The dreams of dogs

Image (1) Ronan+Squirrel.jpg for post 19923Have you ever wondered what it must be like being a dog?

My apartment here in West Seattle is a new six-story complex, which means it has elevators. Ronan MacScottie hasn’t had much experience with this mode of transportation – the first time he encountered one I had to physically drag him on, and he didn’t like the odd motion that he was feeling, but not seeing, at all. He’s getting used to it, but still, have you pondered how odd it must be for our animal friends?

You step into a small room. The door closes behind you. You feel the room moving. Then the door opens…and what’s outside is completely different.

You have to wonder how we’d take that kind of weirdness if something proportionally inexplicable happened to us. There are scores of TV shows and movies that pose these kinds of questions – everything from the gothic to alien invasions – but it’s hard to imagine that we’d actually acclimate to a totally new reality quite as adeptly as our slick, beautiful media stars do.

This got me thinking even more about the dog’s life. If you have a pup, then you know that dog’s dream. Every once in a while Ronan will start yipping in his sleep. Sometimes his legs shake as if he’s trying to run. I’m not sure what he’s dreaming about – probably chasing squirrels – but there’s definitely something exciting happening for him.

Then he wakes up. One second he’s chasing a squirrel, the next he’s in the living room. No transitions, no segues, just a quick shift in his reality. Animals, of course, lack the intellectual capability to parse the concept of dream, so I imagine that for them the things that happen as they sleep are just as real as the things that happen when they’re awake.

They move effortlessly between worlds, between realities, and I guess I feel like they’re lucky. Sometimes I have dreams that are unusually lucid. Dreams that shake me, dreams that anger me. Dreams that I’m still upset over hours later. Lately this is happening more than ever. When I lie down, I never know if some horror is on the way, some projection of the frustrations of my life tainting me in my sleep. Or perhaps worse, some manifestation of my hopes and aspirations. Which is worse – the nightmare or waking to have the sweetest moment of the week so far yanked away from you?

If Ronan catches that squirrel in his dreams – something that has never happened when he was awake – perhaps it’s real for him. In his mind, maybe he knows what it is to catch that squirrel, and because of this he’s less frustrated by the ways in which his body has slowed down through the years. He doesn’t get depressed when he sees a squirrel outside that he can’t catch – he’ll get him next time he dozes off.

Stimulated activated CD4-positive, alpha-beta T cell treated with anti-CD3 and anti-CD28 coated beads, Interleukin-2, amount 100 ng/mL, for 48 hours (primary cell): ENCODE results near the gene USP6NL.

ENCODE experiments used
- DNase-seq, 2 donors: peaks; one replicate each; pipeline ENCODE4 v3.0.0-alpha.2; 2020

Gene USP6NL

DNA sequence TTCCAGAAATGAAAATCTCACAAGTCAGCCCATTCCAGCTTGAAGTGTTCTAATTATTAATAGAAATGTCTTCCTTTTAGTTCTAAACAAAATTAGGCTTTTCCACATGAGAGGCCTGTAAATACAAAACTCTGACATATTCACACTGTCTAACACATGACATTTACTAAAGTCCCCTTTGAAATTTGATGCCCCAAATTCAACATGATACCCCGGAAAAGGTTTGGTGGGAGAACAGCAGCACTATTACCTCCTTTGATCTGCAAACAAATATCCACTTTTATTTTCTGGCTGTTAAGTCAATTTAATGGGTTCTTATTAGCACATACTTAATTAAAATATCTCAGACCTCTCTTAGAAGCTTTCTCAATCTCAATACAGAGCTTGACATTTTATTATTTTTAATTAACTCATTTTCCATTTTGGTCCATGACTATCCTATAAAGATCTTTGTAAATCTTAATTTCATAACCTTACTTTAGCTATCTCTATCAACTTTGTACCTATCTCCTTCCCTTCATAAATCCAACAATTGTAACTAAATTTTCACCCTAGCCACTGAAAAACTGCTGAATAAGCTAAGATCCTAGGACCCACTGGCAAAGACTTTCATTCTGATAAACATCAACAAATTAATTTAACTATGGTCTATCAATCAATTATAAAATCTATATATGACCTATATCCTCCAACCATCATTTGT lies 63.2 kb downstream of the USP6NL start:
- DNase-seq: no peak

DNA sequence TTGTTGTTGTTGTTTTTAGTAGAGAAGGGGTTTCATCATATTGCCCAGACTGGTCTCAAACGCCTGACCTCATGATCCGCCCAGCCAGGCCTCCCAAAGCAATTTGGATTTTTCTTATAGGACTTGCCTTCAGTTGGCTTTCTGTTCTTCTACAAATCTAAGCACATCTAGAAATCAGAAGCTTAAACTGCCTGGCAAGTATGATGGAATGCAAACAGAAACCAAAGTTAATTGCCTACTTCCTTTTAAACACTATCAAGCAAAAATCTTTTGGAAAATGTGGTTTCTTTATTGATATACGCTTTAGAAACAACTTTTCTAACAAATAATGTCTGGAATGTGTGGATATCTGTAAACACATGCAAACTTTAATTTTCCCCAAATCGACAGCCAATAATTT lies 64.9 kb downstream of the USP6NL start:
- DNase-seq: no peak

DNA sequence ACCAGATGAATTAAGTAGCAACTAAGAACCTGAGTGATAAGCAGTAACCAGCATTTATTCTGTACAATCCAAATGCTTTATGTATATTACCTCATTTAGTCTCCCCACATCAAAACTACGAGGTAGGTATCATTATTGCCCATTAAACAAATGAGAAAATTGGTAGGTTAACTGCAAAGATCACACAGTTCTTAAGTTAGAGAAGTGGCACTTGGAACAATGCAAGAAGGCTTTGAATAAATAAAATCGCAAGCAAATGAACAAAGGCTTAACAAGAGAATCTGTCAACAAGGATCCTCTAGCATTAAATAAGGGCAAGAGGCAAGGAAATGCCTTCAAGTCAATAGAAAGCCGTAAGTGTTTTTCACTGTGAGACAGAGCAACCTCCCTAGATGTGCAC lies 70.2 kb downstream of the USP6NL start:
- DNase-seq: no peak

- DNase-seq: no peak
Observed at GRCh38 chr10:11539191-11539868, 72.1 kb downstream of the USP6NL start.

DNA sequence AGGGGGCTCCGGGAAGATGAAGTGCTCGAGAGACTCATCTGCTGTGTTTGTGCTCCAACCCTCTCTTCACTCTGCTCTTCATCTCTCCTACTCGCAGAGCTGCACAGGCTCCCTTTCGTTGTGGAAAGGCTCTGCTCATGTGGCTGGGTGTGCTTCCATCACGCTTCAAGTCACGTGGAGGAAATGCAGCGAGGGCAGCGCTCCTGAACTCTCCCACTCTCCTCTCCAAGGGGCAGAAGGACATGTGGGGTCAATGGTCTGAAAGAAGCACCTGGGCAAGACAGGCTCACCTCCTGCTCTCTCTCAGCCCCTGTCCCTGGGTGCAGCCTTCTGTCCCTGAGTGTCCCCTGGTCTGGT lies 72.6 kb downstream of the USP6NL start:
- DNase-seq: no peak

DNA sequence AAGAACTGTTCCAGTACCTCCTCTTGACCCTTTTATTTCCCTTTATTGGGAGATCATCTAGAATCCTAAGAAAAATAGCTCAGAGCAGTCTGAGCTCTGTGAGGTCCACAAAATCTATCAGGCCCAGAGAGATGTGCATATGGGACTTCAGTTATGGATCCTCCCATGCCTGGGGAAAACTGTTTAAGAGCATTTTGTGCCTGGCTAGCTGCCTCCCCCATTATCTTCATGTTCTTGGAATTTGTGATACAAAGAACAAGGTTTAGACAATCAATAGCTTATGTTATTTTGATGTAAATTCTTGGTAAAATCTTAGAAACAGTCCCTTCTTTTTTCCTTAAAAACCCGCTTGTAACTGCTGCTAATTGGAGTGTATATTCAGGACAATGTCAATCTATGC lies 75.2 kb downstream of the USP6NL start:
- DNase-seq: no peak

Of course, I don’t really know. But I do wonder. And sometimes I really envy my dog.

6 comments on “The dreams of dogs

  1. Pingback: I just realized something about Sam’s dog | Progressive Culture | Scholars and Rogues

  2. Simon went from a house to an 18th Floor condo (fortunately back to a house again). The condo had a fleet of grocery carts that people would use to haul stuff to their condos. Imagine being trapped in a small moving box that is invaded by a tall box with wheels, trapping you behind it. A barking dog sounds very loud in an elevator.

  3. How beautifully written! I happen to be in the middle of reading several excellent fiction novels which describe life from a dog’s point of view, so this fit right in. I have witnessed my cats and my dog very clearly dreaming (my dog would nurse in her sleep as a puppy – talk about adorable). Once, one of my cats was meowing and twitching in his sleep, then yowled and sprang to his feet, looking around for whatever he’d been fighting/running from in his dream. After a confused several seconds, he either realized he’d had a nightmare, or simply accepted that his reality had suddenly changed and there was no longer any danger. A few strokes down his back and scratches under the chin, and he settled right back down again. Which is a long-winded way to say I fully support the idea that animals dream 🙂

    What they make of it, I’m not sure. They say that even human brains can’t actually distinguish between what you imagine, what you dream and what you actually experience; you’ll get the same chemical reactions from the brain in all those scenarios. If human brains are still confused about dreams verses reality, it would make sense that animals would feel that even more so.

    Fascinating article, it’s given me a lot to think about, thank you! 🙂

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